Author Kenneth Grahame was the secretary of the Bank of England until the age of 49. He hadn’t written a work of fiction in 10 years, but based the book’s most memorable character, Mr. Toad, on his enthusiastic eight-year-old son, Alastair. The book would become a fondly-remembered classic, mixing its funny story with adult allegories celebrating the joy of springtime and the beauty of the great outdoors. “When I was very young…” remembered one reviewer on Amazon, “our school master used to read to us from Wind in the Willows. The stories had a magical quality and a few weeks ago, as a somewhat older person, I got to wondering whether they would still have that sense of enchantment that held us so captivated all those years ago.
“I was NOT disappointed….”
Later A. A. Milne, the author of Winnie the Pooh, joked that “Reading these delicately lovely visions of childhood, you might have wondered that he could be mixed up with anything so unlovely as a bank; and it may be presumed that at the bank an equal surprise was felt that such a responsible official could be mixed up with beauty.” Grahame was in his mid-60s by the time Milne first published his first Pooh story, though Milne once wrote that “I feel sometimes that it was I who wrote it and recommended it to Kenneth Grahame.” Later, when Grahame was 70 years old, A. A. Milne adapted Grahame’s book into a stage play (called “Toad of Toad Hall”), and one night the two men even shared a theatre box together.
He sat there, an old man now, as eager as any child in the audience, and on the occasions (fortunately not too rare) when he could recognise his own words, his eyes caught his wife’s, and they smiled at each other, and seemed to be saying: ‘I wrote that’ — ‘Yes, dear, you wrote that,’ and they nodded happily at each other, and turned their eyes again to the stage.
Milne later wrote an introduction for the book, remembering that it “was not immediately the success which is should have been.” But he also remembers that almost instantly Grahame had attracted some impressive admirers. In 1909, in one of his last month’s in office, Theodore Roosevelt, the president of the United States, took time to write a personal letter in 1909 thanking Kenneth Grahame for his book. (“I felt I must give myself the pleasure of telling you how much we had all enjoyed your book…”) He’d been a bigger fan of Grahame’s earlier books at first, but wrote that “Mrs. Roosevelt and two of the boys, Kermit and Ted, all quite independently, got hold of The Wind in the Willows and took such a delight in it that I began to feel that I might have to revise my judgment.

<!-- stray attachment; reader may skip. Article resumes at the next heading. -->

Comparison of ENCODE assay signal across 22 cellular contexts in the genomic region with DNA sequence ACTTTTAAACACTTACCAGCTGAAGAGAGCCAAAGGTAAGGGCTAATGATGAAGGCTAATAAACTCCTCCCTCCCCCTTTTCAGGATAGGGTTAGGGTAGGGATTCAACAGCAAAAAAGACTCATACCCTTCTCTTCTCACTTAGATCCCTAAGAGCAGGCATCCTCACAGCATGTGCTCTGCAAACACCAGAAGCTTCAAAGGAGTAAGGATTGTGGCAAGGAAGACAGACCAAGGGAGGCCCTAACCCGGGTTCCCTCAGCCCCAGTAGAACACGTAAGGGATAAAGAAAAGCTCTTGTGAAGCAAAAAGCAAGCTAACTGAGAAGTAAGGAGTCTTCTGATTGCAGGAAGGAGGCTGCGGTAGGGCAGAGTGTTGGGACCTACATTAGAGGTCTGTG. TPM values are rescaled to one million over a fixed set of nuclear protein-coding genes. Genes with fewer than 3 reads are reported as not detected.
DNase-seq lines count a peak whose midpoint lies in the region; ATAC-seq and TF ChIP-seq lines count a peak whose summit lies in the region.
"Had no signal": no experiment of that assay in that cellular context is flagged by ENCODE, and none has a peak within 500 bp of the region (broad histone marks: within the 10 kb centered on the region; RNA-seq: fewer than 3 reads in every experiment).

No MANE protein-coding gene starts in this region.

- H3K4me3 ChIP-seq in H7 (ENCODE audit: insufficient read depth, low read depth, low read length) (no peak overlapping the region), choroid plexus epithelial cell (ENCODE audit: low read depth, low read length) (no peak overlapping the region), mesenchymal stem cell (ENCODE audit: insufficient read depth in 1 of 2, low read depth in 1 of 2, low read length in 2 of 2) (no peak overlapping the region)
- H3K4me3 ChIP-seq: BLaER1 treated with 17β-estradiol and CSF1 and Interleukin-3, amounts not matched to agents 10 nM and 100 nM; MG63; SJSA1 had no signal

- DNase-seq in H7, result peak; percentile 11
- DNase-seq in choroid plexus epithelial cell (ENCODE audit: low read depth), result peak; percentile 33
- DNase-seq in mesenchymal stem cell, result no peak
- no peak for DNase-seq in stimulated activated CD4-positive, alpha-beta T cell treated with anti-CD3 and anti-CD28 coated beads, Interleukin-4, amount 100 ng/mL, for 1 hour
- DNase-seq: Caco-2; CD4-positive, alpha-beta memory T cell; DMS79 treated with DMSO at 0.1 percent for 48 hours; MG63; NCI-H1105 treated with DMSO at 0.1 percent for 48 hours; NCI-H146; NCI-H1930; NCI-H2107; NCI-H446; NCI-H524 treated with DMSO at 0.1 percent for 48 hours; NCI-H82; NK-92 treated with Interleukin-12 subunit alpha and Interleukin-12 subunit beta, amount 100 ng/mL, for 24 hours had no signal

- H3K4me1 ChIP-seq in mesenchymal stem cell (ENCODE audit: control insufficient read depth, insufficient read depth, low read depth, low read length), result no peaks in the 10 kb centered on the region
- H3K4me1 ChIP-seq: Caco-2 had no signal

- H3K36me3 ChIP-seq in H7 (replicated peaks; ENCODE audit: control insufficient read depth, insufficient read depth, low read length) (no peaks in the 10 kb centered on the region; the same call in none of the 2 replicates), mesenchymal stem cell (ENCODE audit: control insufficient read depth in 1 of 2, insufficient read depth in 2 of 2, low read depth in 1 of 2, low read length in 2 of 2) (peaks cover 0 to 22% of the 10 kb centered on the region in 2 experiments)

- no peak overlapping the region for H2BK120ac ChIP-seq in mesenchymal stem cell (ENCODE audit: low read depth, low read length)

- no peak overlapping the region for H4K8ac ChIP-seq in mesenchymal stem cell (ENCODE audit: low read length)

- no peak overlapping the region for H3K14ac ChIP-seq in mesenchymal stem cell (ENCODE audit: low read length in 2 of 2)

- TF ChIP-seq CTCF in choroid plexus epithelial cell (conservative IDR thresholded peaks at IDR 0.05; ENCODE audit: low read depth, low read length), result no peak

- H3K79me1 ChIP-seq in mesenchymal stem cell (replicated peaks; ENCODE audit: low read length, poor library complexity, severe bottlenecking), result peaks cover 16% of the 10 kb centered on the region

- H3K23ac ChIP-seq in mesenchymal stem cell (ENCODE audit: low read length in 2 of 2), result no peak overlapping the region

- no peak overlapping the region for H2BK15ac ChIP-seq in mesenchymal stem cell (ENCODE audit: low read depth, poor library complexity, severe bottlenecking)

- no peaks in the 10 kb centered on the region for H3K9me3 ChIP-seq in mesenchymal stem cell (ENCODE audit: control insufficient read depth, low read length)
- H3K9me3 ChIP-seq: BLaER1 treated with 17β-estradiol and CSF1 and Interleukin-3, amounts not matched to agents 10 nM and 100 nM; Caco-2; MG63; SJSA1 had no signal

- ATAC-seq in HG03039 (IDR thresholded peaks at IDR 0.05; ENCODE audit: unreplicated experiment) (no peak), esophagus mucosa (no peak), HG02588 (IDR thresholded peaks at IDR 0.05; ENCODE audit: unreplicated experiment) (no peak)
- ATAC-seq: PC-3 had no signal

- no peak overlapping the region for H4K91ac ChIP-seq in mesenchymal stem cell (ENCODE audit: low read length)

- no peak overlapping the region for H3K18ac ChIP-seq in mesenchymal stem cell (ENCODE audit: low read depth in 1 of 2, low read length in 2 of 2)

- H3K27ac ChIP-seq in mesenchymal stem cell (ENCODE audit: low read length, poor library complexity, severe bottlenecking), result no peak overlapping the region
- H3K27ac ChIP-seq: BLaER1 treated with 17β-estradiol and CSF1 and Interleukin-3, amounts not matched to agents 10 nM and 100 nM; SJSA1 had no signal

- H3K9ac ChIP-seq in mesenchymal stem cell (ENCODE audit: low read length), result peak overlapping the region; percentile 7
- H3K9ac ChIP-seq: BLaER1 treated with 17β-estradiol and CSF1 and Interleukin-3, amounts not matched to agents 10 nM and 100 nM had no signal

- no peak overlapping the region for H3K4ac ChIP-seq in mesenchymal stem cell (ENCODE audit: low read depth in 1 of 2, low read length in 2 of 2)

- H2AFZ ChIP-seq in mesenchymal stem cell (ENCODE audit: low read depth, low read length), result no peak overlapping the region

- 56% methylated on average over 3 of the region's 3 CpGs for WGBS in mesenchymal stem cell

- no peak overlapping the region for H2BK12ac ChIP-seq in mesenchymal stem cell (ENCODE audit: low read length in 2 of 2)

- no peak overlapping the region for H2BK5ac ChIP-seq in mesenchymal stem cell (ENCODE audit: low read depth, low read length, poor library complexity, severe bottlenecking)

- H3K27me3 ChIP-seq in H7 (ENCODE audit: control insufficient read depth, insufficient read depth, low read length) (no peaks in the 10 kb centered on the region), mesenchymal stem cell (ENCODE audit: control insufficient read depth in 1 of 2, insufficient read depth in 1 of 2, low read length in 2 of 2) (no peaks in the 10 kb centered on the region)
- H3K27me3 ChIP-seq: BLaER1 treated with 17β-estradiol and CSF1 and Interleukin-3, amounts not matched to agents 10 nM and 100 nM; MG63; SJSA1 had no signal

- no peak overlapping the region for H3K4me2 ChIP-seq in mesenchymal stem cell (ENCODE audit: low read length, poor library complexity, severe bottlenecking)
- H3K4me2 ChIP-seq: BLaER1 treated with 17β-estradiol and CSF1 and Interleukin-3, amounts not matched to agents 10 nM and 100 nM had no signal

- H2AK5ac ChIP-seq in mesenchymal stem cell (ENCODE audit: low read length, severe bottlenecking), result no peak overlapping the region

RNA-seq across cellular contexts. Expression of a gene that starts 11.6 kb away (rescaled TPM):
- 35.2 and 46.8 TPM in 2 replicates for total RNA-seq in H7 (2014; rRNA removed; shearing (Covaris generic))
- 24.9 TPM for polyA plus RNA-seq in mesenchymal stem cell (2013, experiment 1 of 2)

“Then Mrs. Roosevelt read it aloud to the younger children, and I listened now and then. Now I have read it and reread it, and have come to accept the characters as old friends… Indeed, I feel about going to Africa very much as the seafaring rat did when he almost made the water rat wish to forsake everything and start wandering.”
Six weeks later, Roosevelt left office — and embarked on a safari of Africa.
Americans may remember that when Disneyland opened in the 1950s, one of its first rides (“Mr. Toad’s Wild Ride”) was inspired by Disney’s cartoon version of Grahame’s book. But what’s less-known is the trouble that Walt Disney had in filming the story. It was intended to be one of his studios first animated movies, just four years after Snow White (their first feature-length cartoon), according to Wikipedia. Unfortunately, the story’s plot violated the Hays Code, the notorious film-production guidelines which covered all American movies.
In the book, Mr. Toad ultimately steals (and crashes) a motor car. And while he goes to jail, he escapes, and remains a misguided but sympathetic character throughout the story. “The sympathy of the audience should never be thrown to the side of crime, wrongdoing, evil or sin,” the Hays Code insisted. Disney’s version ultimately had to be re-written so that Mr. Toad was instead wrongfully framed of stealing the motor car.